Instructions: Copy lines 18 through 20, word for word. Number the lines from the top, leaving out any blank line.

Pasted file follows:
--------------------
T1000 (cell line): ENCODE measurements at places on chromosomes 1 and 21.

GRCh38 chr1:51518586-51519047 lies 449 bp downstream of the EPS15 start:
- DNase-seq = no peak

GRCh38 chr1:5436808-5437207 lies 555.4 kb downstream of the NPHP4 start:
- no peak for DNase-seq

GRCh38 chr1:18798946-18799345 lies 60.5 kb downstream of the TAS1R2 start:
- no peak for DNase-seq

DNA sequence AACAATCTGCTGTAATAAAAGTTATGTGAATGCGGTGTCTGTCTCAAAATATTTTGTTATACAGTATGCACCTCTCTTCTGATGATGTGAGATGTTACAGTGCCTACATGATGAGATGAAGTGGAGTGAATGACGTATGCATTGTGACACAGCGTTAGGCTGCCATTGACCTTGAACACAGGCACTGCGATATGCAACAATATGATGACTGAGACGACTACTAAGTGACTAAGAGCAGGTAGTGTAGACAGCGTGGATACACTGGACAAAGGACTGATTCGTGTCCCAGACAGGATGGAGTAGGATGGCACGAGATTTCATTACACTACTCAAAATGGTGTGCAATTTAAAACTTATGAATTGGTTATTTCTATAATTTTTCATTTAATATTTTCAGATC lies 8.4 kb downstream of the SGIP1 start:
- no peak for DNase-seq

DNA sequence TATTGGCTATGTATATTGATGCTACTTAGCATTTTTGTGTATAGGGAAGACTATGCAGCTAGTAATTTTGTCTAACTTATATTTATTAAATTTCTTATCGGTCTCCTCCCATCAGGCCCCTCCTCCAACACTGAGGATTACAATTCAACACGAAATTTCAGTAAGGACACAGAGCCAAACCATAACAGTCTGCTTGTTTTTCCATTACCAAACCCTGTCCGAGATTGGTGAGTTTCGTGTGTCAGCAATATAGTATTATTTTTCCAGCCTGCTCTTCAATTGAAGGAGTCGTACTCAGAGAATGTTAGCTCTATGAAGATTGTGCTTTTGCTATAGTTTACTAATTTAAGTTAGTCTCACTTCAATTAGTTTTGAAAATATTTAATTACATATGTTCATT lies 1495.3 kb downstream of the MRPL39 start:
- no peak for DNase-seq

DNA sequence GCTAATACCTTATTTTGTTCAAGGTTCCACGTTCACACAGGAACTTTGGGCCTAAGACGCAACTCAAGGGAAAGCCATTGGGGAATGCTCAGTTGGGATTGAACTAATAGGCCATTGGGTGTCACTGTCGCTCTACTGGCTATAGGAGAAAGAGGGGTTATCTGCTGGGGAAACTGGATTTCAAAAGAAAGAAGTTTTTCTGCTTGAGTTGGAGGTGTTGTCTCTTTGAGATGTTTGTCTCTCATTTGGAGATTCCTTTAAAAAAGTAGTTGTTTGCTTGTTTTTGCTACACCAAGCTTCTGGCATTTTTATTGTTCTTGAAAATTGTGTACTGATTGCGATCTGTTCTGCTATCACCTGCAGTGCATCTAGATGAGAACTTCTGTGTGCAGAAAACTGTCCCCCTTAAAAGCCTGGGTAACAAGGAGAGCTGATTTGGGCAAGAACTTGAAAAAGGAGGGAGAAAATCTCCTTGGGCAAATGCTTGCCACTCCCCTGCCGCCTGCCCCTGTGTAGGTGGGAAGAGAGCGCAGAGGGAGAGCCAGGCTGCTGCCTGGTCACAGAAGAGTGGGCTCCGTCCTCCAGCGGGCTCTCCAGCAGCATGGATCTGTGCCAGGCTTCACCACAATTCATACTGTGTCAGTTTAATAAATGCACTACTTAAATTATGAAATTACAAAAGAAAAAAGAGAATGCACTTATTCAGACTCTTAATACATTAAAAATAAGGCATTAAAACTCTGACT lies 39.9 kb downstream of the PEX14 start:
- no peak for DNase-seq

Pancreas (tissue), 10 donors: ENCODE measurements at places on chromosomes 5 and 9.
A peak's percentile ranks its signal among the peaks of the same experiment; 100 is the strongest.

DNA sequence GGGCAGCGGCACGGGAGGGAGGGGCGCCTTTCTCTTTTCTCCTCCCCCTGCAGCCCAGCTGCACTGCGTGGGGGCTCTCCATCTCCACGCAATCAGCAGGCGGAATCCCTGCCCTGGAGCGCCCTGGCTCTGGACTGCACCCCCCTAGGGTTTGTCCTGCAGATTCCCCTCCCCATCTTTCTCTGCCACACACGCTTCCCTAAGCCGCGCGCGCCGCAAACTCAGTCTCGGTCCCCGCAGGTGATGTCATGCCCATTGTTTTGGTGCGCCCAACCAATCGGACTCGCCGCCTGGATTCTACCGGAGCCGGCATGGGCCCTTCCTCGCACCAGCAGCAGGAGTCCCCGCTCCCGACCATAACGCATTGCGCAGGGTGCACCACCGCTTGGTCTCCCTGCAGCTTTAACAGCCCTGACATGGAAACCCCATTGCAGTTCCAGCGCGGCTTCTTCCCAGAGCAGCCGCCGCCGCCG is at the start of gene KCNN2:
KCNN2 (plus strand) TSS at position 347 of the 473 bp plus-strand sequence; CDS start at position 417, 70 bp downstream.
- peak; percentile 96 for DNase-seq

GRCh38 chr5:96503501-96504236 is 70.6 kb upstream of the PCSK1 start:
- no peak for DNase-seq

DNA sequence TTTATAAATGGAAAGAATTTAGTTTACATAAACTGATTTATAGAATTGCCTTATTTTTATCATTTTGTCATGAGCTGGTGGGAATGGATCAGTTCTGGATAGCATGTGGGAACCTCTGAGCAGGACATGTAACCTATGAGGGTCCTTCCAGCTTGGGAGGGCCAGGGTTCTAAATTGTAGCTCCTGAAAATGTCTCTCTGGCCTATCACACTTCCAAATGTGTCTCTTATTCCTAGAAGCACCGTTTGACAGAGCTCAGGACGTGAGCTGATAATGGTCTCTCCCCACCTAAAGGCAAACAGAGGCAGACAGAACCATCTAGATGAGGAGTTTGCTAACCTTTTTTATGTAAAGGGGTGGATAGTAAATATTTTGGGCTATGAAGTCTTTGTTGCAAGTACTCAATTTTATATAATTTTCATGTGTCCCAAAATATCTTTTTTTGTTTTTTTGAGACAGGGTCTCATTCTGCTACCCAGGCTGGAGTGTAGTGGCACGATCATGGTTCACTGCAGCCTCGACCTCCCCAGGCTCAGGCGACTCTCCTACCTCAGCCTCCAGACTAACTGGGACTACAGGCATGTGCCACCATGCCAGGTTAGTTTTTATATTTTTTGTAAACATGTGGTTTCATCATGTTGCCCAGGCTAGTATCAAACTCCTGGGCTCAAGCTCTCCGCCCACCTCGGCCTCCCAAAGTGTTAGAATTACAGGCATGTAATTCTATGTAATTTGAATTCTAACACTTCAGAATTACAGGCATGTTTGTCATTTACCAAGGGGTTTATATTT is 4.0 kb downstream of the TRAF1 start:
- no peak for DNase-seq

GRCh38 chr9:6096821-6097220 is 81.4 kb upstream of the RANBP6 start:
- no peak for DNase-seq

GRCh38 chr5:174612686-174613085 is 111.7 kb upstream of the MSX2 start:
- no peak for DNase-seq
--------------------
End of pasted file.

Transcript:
- peak; percentile 96 for DNase-seq

GRCh38 chr5:96503501-96504236 is 70.6 kb upstream of the PCSK1 start:
- no peak for DNase-seq